The evolution of Cayman’s culinary scene

Although Chef Ken Vedrinski, owner of Trattoria Lucca in Charleston, South Carolina, (and developer of a brand new restaurant called Ristorante Introdacqua slated to open next year), was born and raised in Columbus, Ohio, it is to his native Italian roots via his Abbruzzese grandmother that he turns when creating his own unique cuisine.
 
Fresh and zinging with bright flavours, Chef Ken delighted guests at the Brasserie’s guest chef dinner series, with clever usage of local produce adding to the memorable meal. Tortuga Liquors provided an interesting sample of their finest Italian wines to pair with the dishes.
 
Having assessed the quality of local produce (namely locally caught fish and seafood, Cayman-reared meat and homegrown vegetables) upon arrival, Chef Ken quickly revised his pre-conceived menu for the dinner to take into account the freshly produced bounty on offer.
 
Chef Ken is no stranger to the Cayman Islands, having worked in the Islands 18 years ago, opening the Hyatt Hotel as a sous chef.
 
“I was shocked at the quality and variety of produce that was available here verses when I first worked as a chef in Cayman,” he confirmed, adding that one dish in particular on the menu was a real blast from the blast – namely the local sea whelks, which he said he used to enjoy eating out at The Lighthouse restaurant all those years ago.

Chef Ken was supported by consultant chef to the Brasserie Dean Max, who always adds his own vigour into the culinary mix, while Executive Chef Brad Phillips and his brigade added their own flair and passion to the evening’s culinary delights.
 
The appetiser, named crudo of local snapper was a super surprise awakening to the taste buds, a citrus-packed dish that delighted the palate not only with the deeply lemony, mouth-watering flavours, but also with a nice juxtaposition of textures – soft, giving squeaky fresh snapper alongside crisp garden radishes; a real winner of a dish.
 
Brasserie Sommelier Kyle Kennedy introduced the wines, saying that the 2008 Pinot Grigio from Veneto, called Fasoli Gino, La Corte del Pozzo, which kicked off the meal, was crisp, light and a lovely accompaniment to the snapper.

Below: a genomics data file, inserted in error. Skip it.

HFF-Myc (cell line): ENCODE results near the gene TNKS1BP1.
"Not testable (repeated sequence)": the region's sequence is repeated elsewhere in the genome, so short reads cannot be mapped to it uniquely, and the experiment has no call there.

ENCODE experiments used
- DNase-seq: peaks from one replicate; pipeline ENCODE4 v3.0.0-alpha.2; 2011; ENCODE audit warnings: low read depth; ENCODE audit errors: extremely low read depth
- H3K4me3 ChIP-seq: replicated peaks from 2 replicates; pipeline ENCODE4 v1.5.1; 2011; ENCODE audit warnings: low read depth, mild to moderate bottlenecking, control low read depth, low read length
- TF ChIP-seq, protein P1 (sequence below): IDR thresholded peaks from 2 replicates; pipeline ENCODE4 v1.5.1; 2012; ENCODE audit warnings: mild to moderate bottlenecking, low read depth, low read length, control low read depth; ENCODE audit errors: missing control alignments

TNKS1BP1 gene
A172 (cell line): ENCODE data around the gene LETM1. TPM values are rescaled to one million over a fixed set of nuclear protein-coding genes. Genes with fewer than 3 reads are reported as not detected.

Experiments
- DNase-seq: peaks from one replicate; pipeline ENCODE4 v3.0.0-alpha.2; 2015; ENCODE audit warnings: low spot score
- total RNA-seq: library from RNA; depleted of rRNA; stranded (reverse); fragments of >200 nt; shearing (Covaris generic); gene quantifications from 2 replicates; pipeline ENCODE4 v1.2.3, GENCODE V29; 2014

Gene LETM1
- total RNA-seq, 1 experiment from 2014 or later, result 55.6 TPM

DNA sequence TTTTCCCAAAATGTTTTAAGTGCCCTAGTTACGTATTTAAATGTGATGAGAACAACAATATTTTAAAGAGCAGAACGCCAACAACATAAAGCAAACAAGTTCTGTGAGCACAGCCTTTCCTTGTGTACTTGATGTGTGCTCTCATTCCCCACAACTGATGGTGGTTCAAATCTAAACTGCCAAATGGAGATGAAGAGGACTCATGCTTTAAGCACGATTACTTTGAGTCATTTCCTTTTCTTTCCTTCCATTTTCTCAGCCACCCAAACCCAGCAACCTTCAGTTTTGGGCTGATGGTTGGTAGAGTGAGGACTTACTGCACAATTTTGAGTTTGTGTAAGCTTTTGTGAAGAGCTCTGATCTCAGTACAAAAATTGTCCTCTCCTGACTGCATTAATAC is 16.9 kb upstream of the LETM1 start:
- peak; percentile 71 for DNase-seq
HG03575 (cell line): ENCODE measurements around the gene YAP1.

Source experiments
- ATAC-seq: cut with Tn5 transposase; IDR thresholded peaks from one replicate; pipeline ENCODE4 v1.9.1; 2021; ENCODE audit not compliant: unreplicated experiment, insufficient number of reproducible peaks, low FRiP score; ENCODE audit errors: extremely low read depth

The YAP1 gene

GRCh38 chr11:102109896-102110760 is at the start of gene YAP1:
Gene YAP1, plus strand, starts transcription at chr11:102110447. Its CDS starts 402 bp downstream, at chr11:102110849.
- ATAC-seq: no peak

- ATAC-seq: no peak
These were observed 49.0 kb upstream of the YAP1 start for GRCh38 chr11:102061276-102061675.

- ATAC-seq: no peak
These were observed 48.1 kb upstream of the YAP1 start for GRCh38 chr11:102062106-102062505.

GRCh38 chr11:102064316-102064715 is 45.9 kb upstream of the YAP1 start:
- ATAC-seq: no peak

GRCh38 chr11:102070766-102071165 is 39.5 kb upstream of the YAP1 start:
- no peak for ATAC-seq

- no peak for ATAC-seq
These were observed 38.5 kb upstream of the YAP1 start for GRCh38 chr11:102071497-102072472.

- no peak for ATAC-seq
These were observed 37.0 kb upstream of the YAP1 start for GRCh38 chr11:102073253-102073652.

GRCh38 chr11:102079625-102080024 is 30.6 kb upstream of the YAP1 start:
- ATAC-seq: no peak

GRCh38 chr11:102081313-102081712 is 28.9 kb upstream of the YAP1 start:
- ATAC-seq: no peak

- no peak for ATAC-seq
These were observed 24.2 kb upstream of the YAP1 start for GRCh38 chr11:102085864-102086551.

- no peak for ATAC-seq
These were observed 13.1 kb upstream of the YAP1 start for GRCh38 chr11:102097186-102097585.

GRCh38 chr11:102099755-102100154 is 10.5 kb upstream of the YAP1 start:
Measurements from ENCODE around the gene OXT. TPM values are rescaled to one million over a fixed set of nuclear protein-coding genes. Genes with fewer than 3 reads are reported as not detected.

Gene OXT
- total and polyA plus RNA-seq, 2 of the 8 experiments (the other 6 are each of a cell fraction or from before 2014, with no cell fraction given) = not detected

The garganelli pasta that followed was a marvel of collaboration, mixing local sea whelks with Calabrese chillies, gaette olives and a lemon agrumato, fusing Cayman and Italian cuisine in a really lovely, light yet sensationally flavourful dish. A glass of Bardolino Chiaretto Rosé, La Cantina dei Feudi was poured to be enjoyed with the pasta, a rustic light wine with a lightly fruity and floral nose and a pleasing finish.
 
A fragrant and fresh scallopini of local swordfish then followed, served with delicious morsels of local crab enveloped in pasta known as agnolotti del plin served in a spiced verdicchio brood (broth). Kyle had chosen a Chianti with this dish called Sefiro, Chianti Colli Fiorentini from 2007, which displayed lots of juicy plum and cherry and sour cherry notes. “I like to mix things up a little and serve red wine with fish; I think you will enjoy this pairing,” he confirmed. And we did.
 
Giving its life to accommodate diners that evening, a local pig was the centre piece for Chef Ken’s porchetta of local pork, served with cassava gnoccheti, garden callaloo and a lambrusco saba reduction. Just a might too salty for my personal palate, the dish was never-the-less another triumph of fusion cuisine, neatly melding local produce with Italian passion and expertise.
 
A Siro Pacenti Rosso de Montalcino from 2007 was the wine of choice, a heavy weight bold and complex wine that was needed to meet the flavours of the dish.
 
I have to admit that I’m not a massive dessert lover. Not possessing a particularly sweet tooth, by the end of the meal I am normally too full to properly do justice to the pastry chef’s talents. Thankfully I had made a little room for this dessert and was so grateful that I had. The chefs had pushed all the boats out on this one creating an incredibly tangy yet creamy mango gelato (thanks goodness for mango season!) and a deeply chocolaty croissant bundino, the intensity of chocolate flavour of which I had not experienced before in such a dessert. The extra half an hour on the treadmill the next morning was well worth this incredibly gorgeous decadence.
 
A Vignamaggio, Vinsanto del Chianti Classico from 1999 was a clever pairing with the dessert because it lent a silky smooth honeyed sweetness to the pairing without the overpowering cloying that some dessert wines display.
 
Congratulations to the Brasserie for another forward-thinking dinner that successfully showcased both the talents of all the chefs involved and the quality of local produce at the same time.

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